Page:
The Secret Technology That Is Taking Artificial Intelligence To New and Mysterious Places

The Secret Technology That Is Taking Artificial Intelligence To New and Mysterious Places

Are the robots really taking over?

By robots, I mean artificially intelligent machine-based learning algorithms that mimic the workings of a human brain.

Except… they don’t really.

With all the buzz about Artificial intelligence (AI) and machine learning now you would think that the human brain and the way we think, act, make decisions, and operate in the world is on the way out.

In fact, the way the current technology operates – using neural networks –  is somewhat incongruent to the workings of the human brain. At least according to the “father” of the growth in AI, Geoffrey Hinton:

“I don’t think it’s how the brain works. We clearly don’t need all the labeled data.”

To understand what I’m talking about, and why it matters, let’s take a step back…

The cornerstone to AI: Neural networks and deep learning

At the core of AI research are these things called neural networks. Neural networks are a framework that enables machine learning algorithms to work together, process complex data, and perform tasks based on the information. They “learn” without human input of tasks or steps required in a process.

“Deep neural networks” are widely used in a process referred to as “deep learning” in fields such as image recognition, natural language processing, analysis of medical images, social network filtering, and other applications.

The problem with neural networks and deep learning

More and more people are recognizing that neural networks and deep learning have limitations. Deep Learning systems, contrary to their designation, don’t learn. They are trained using millions of samples and perform only the action for which they are trained. They are not intelligent. Trained systems can only respond, they can’t learn or adapt.

There are also major concerns with this form of artificial intelligence and machine learning due to the amount of power required to perform actions and the amount of training that is required. For the most part, the grunt work needs to be passed off to remote servers on the cloud which significantly increases the time in which the technology responds.

Apple’s voice assistant, Siri, is an example of cloud processing. The words are sent over the internet as digital data to a remote computer, the answer is processed and relayed back in the same way. The actual speech processing and search is performed on the remote computer. Which is fine for things like Siri, but not for autonomous vehicles and other time-critical situations.

For AI and machine learning to progress to the next level, a faster and more efficient way to process these computations needed to be discovered…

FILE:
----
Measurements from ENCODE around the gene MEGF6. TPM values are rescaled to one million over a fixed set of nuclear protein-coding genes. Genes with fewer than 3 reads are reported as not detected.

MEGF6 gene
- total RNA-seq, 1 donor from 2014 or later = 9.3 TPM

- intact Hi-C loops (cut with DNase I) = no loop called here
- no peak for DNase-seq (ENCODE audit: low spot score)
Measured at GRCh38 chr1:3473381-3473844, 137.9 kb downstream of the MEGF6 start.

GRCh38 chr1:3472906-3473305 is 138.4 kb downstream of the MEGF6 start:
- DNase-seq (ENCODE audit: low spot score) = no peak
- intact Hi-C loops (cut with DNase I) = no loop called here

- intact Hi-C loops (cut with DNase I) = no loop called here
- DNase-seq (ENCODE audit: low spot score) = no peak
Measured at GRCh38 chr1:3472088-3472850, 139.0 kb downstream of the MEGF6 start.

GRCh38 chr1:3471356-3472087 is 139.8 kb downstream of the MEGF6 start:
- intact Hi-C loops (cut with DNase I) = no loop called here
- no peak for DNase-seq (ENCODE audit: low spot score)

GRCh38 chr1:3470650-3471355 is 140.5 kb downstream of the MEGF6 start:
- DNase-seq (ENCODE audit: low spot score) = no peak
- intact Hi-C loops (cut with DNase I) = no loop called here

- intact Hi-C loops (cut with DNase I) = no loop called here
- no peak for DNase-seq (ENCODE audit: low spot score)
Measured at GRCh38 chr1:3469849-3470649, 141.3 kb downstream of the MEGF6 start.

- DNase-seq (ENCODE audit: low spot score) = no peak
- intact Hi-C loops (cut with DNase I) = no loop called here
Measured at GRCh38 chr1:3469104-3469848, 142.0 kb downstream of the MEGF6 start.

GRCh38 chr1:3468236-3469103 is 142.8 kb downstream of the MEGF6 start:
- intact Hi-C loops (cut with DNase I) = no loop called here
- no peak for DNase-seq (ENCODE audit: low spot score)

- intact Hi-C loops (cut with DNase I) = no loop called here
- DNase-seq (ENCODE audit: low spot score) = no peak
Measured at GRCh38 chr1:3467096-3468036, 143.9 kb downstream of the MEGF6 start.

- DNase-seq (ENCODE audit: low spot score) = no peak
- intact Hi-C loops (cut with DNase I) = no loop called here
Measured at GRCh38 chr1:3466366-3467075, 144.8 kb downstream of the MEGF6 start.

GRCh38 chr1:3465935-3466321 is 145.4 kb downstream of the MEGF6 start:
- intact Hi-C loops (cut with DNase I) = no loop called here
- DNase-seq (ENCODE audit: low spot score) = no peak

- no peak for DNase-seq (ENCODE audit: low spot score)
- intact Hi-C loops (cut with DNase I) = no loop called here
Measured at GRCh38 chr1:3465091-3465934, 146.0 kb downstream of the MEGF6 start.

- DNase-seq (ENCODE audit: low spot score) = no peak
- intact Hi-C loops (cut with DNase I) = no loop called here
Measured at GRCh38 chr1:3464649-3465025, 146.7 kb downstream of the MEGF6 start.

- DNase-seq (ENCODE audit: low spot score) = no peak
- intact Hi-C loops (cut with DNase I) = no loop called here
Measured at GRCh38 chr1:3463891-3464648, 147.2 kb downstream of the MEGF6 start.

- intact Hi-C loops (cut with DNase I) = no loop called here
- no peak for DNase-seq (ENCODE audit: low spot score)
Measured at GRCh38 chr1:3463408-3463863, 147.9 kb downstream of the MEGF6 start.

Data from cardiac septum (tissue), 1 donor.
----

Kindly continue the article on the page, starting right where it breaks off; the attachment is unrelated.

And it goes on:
Enter “Edge Processing” and BrainChip

Edge processing is – in contrast to processing in “the cloud” – performed right on the device itself.

The leaders in this space are a company by the name of BrainChip. BrainChip has developed a revolutionary network called Akida that is small enough, fast enough and efficient enough to perform these machine learning and intelligent tasks on the device itself by learning autonomously. This is in comparison to passing on the work to remote servers – which may not be available everywhere. In critical devices, where human life can depend on AI, you don’t want to be dependent on a remote server that may or may not be reachable.

By handling these complex computations on the device itself, it significantly accelerates the process. For example, BrainChip’s object classification technology can process 1400 images per second at 92% accuracy compared to current technologies that only process up to 15 images per second at 82% accuracy! See a representation of this powerful technology in the video below:

The Akida network is the first of its kind that is designed to learn by itself, almost instantly, in the same way that the brain learns. This continuous real-time learning capability makes it possible to use the Akida chip in products where conventional deep learning systems cannot be used.

A key success factor to the implementation of BrainChip’s technology at scale is the fact that it builds on the technology already available – whereby other proposed self-learning networks throw the baby out with the bath water.

Here’s a quote from BrainChip’s founder, Peter van der Made;

“Akida embodies a method of bridging the gap from deep learning to autonomous learning systems that goes beyond the current capabilities of AI. There is no need to throw it all away and start over. Akida can help to preserve a company’s current investment in AI and progress towards autonomous learning intelligent systems from there.”

It’s predicted that future Akida chips will incorporate even more characteristics of the brain, such as episodic memory – that is, remembering and anticipating things that happen in sequence, and predicting which leads to understanding.

It truly is the technology that will take AI to new and mysterious places, with it’s first release expected in the second half of 2019.

“Real world” applications of Akida

Of course, all this talk about robots, artificial intelligence, and human-like learning machines is interesting… but how will this technology be used in the “real world”?